Sunday, February 26, 2006


My sons’ hair is too long and scraggly and this makes me ecstatic, because it means I get to take them to Al’s—their barber. I love Al’s. It’s quiet there.

I don’t know whether the silence is a result of my presence, or whether it’s just a man thing. I don’t care. I revel in it.

My boys, twins, were two when I brought them in for the first time and it’s as though, even at that age, they somehow psychically intuited that men don’t talk at Al’s. Silence for an entire hour. I was in heaven.

They were born with full heads of hair. And it never did fall out, as I was warned by well-meaning relatives, but it did turn red, then blond, as it grew and grew. And grew. They needed haircuts at six months. I couldn’t bring myself to do it until ten months, when it became clear there was no avoiding it. While crawling around, they’d begun to continually bonk their heads on our dining room table due to limited forward visibility.

I cut their hair myself for a while and thought I was doing a decent job, until my babysitter asked, and I quote, “Where do they get those haircuts?”

Perhaps it was time to enlist professional help.

But they were only one and a half. Would they sit still? Would they cry? Would they bite? I chose a Supercuts because it was nearby, but mostly because no one there knew us.

I told them they needed to sit still or they might accidentally get poked with the scissors, or worse—I grew solemn, their eyes grew wide—they might end up with bad haircuts.

They sat like they’d been hypnotized while Rosa cut their hair, a process made difficult by the fact that their mother was taking flash photographs to preserve the memory. I distinctly remember Rosa blinking at me with irritation after one particularly blinding shot. Despite the adversity, everyone survived. They even got great cuts.

We continued to see Rosa for about six month and all was well, until the whole idea began to grate on my husband. (Read: No sons of mine should get their hair cut in a salon.)

“But it’s not like it’s a girlie salon,” I told him. “Men get their hair cut there too.”

He looked unconvinced.

“I’m pretty sure the woman who owns the place is really a man—what with the Adam’s apple and all.”

This did not help my case.

Which is how we came to Al’s, my husband’s barber. Al’s probably been cutting hair at his place on Grace Street longer than I’ve been alive. He’s often nodded at a man walking into his storefront shop, telling me, “I’ve been cutting his hair since he was their age,” while pointing at my boys.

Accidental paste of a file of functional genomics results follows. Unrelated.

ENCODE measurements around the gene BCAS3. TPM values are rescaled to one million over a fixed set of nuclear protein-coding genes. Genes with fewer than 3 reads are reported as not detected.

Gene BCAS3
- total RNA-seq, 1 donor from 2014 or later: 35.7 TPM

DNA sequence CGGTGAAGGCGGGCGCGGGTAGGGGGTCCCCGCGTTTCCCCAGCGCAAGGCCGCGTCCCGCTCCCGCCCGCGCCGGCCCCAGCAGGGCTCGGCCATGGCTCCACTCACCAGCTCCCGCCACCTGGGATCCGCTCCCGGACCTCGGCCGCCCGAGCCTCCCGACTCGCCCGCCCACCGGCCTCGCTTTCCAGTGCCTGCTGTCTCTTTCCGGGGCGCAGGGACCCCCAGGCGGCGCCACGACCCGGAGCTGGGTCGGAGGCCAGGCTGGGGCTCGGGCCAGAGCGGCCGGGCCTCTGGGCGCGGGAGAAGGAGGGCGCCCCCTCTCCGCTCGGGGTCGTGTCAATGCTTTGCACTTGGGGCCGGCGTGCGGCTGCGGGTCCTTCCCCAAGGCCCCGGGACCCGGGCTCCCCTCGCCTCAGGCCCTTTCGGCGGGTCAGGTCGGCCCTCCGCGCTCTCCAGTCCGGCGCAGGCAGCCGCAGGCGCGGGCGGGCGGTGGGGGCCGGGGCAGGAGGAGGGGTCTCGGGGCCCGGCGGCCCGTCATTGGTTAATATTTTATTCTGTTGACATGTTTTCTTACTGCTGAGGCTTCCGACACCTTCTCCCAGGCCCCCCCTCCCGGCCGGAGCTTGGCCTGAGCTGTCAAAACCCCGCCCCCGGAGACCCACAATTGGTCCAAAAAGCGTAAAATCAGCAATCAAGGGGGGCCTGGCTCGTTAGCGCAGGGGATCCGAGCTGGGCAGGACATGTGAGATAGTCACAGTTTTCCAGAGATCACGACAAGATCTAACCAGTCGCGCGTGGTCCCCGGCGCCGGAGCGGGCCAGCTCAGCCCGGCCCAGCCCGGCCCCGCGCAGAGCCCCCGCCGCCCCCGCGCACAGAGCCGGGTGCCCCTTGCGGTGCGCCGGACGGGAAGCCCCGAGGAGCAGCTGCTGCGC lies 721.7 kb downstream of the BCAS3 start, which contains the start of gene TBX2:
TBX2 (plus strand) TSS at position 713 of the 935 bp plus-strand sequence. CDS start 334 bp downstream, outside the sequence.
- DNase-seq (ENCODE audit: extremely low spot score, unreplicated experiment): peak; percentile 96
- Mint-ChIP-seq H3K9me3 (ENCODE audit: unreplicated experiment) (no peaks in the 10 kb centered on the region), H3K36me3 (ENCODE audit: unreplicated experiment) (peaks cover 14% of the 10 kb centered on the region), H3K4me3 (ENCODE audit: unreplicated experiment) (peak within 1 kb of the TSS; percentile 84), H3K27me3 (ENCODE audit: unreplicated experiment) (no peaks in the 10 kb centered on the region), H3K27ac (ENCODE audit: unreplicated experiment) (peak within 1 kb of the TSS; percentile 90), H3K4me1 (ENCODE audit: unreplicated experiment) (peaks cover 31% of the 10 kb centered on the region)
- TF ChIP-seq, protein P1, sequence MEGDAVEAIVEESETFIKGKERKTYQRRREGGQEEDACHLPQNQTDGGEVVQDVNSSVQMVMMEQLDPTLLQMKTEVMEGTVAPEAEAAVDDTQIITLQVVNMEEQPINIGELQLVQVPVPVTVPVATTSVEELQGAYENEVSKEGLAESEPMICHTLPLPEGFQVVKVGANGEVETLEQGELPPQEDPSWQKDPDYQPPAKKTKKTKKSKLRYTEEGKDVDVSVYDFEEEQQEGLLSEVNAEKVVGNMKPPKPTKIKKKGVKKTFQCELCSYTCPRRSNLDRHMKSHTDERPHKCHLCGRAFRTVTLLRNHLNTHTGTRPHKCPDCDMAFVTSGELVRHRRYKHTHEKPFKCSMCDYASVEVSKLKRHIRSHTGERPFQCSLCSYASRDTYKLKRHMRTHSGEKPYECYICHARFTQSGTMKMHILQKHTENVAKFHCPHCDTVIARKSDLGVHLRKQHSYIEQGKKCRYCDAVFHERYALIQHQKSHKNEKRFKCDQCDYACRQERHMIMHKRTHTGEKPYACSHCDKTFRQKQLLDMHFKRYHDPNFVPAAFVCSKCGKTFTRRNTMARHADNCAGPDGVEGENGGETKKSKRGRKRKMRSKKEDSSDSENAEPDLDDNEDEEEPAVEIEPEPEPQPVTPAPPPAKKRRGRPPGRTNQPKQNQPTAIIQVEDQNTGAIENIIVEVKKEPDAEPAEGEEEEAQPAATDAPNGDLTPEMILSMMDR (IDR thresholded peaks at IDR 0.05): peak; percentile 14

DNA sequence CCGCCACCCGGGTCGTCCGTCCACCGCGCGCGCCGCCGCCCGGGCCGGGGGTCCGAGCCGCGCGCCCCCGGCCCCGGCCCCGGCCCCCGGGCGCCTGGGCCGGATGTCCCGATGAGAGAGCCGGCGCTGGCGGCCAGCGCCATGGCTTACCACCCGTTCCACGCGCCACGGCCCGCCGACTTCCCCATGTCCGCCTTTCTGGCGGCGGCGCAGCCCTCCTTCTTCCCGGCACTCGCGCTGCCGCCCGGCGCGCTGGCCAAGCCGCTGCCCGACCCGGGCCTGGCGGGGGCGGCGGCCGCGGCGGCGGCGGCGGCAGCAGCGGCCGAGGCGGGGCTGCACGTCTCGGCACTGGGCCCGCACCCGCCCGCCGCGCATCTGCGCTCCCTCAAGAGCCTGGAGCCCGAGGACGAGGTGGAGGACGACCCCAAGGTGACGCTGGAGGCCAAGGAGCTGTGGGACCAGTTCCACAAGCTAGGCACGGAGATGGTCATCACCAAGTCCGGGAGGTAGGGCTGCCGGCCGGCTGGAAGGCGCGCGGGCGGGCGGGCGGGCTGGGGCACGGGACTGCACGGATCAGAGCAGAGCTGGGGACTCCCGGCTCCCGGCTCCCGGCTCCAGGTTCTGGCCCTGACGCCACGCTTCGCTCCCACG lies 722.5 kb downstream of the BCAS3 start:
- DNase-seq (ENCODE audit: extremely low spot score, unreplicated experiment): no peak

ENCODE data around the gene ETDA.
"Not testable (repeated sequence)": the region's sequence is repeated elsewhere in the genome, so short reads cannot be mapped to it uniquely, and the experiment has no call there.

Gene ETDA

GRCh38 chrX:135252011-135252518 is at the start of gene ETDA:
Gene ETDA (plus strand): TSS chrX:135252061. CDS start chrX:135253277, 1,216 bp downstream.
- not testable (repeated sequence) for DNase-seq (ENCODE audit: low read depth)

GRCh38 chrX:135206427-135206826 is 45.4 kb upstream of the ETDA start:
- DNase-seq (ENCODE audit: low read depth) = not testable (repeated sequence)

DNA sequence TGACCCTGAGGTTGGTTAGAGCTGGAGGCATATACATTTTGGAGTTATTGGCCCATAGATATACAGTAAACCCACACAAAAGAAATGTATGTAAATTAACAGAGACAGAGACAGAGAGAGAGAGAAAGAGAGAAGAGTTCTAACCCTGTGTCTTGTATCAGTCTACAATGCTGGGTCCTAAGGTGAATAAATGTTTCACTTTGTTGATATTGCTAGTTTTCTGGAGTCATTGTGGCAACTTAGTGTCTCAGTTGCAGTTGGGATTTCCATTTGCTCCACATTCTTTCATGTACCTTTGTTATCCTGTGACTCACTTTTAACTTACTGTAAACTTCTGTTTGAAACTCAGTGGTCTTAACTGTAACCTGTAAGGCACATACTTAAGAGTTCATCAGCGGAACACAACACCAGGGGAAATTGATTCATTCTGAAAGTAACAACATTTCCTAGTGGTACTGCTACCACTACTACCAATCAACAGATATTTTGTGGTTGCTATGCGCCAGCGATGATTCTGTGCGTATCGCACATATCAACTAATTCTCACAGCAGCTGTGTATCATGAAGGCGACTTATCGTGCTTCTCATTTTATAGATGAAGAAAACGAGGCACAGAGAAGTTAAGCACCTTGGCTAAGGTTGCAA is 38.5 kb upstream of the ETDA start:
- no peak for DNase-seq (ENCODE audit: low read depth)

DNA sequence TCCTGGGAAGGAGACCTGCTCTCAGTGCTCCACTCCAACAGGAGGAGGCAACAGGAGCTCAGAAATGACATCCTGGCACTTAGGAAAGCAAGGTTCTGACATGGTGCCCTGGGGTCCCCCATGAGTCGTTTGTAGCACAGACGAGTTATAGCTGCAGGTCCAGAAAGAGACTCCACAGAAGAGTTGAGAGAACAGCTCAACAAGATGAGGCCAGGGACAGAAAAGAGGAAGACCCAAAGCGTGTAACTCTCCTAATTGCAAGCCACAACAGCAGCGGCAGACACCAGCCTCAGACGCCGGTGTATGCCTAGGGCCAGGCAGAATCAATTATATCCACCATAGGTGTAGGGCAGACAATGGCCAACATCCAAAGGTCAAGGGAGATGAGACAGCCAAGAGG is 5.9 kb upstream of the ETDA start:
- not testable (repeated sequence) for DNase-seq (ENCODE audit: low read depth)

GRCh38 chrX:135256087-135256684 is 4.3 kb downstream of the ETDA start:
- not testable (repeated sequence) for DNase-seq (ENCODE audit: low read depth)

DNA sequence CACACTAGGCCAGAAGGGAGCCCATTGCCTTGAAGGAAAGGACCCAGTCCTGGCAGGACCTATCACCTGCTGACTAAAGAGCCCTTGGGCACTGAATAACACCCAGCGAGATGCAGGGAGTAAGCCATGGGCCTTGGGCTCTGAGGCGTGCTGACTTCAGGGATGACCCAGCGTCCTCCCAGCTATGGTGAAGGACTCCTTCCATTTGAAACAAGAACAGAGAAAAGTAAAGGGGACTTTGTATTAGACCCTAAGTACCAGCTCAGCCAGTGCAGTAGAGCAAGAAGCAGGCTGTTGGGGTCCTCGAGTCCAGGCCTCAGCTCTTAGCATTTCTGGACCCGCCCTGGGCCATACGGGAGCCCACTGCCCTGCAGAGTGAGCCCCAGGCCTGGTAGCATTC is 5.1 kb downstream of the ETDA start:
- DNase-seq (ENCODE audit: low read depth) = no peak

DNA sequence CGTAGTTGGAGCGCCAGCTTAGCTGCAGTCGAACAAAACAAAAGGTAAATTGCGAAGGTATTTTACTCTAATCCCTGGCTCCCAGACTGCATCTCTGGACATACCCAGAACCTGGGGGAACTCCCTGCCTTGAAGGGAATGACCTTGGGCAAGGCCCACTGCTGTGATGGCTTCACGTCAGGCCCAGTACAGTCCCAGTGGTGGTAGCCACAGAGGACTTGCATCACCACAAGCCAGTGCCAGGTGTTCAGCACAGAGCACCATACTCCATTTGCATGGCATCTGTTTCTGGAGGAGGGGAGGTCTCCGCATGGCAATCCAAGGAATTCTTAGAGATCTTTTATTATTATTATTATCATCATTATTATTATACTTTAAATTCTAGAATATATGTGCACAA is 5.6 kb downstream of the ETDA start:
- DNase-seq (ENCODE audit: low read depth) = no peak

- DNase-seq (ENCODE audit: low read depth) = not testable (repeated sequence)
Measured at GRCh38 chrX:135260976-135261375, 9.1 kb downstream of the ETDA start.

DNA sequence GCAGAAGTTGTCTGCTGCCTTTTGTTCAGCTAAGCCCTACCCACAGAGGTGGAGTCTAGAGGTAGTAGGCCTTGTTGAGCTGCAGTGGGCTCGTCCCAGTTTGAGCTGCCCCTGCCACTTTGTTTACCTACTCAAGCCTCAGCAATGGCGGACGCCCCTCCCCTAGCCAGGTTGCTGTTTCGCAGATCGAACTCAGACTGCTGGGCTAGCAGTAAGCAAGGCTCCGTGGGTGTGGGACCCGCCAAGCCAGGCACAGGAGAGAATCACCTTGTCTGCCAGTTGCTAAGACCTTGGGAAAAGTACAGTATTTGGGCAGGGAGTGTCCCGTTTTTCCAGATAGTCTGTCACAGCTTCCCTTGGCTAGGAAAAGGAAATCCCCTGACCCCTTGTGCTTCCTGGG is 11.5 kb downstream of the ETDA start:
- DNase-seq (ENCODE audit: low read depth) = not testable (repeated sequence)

The walls at Al’s are covered with wood grain paneling that’s covered with taxidermied fish, fishing trophies and other such fishing paraphernalia. There are stacks upon stacks of sporting magazines and the Trib is always on the coffee table, but I never read when I’m there; I just stare at the fishing trophies or the stuffed larged-mouth bass on the wall, a goofy expression on my face, secure in the knowledge that neither it nor my sons will burst into a rendition of “Take me to the River.”

It amazes me the lengths a mother of young children will go to in order to find some quiet time. I suffer the irritated looks of other patrons, “A woman? Here?” and the uneasy body language they exhibit as they wait their turns next to me, but they are always polite, and offer up their chairs for me when we walk in. At Al’s, chivalry may be annoyed, but it’s not dead.

When the boys and I leave, I often wonder if they burst into conversation about the game or hot babes or whatever it is men talk about when women aren’t around. I suspect the truth is, they don’t.

After our first visit, Al gave the boys lollipops, then said, as if he’d somehow psychically intuited it, “Now guys, no more going to the girlie salon. You’re men now. You come to the barber to get your haircut.”

Gladly, Al. Gladly.

Education Mom

I was at Jewel the other day when I saw her. I could spot her from across the produce section. Not anyone I know, but I do indeed know her. In fact, I’ll bet you know her too.

Education Mom.